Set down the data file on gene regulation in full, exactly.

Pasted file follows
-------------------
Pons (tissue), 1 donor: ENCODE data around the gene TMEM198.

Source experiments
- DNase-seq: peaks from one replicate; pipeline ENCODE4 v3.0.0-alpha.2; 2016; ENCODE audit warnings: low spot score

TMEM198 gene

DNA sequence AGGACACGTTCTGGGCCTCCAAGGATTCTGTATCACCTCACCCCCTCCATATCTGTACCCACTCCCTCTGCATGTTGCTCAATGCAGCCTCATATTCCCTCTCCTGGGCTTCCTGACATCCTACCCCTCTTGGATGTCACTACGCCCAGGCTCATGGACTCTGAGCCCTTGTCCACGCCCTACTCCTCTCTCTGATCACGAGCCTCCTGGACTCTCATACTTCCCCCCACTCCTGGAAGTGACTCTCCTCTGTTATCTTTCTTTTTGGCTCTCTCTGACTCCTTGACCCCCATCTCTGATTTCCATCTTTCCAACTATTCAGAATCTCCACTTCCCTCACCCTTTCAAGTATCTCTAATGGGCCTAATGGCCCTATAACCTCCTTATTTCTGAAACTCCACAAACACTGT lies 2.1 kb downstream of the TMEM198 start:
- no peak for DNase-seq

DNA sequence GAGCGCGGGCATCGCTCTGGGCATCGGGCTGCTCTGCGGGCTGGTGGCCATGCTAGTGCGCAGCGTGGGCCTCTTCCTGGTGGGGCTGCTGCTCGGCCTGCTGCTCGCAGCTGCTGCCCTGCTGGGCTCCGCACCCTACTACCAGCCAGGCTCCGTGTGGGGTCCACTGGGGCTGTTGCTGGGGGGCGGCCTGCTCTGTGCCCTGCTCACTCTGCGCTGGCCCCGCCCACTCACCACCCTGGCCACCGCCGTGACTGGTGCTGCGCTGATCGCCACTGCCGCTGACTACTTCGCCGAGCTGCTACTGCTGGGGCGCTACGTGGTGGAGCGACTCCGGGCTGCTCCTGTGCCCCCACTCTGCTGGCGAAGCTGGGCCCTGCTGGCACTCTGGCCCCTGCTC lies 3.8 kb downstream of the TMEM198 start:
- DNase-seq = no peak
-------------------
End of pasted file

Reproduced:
Pons (tissue), 1 donor: ENCODE data around the gene TMEM198.

Source experiments
- DNase-seq: peaks from one replicate; pipeline ENCODE4 v3.0.0-alpha.2; 2016; ENCODE audit warnings: low spot score

TMEM198 gene

DNA sequence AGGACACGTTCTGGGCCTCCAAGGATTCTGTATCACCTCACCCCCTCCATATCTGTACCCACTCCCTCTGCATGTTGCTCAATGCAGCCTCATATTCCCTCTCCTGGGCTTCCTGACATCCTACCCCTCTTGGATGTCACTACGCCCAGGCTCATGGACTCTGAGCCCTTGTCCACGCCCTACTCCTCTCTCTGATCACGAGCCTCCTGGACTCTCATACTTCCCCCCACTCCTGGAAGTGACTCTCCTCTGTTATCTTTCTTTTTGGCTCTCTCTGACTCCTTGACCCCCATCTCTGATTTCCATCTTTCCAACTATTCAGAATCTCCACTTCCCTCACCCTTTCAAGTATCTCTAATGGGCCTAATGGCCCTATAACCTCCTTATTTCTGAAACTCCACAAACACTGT lies 2.1 kb downstream of the TMEM198 start:
- no peak for DNase-seq

DNA sequence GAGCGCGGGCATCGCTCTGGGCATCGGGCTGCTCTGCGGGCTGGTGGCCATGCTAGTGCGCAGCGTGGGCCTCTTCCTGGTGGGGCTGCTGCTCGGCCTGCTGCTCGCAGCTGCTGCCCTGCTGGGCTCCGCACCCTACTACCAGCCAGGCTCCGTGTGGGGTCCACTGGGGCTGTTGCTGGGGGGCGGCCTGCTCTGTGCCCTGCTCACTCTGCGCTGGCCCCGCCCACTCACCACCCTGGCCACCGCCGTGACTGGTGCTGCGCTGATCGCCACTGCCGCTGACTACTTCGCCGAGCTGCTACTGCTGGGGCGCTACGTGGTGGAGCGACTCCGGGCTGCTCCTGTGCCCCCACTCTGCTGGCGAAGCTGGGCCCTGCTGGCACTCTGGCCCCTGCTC lies 3.8 kb downstream of the TMEM198 start:
- DNase-seq = no peak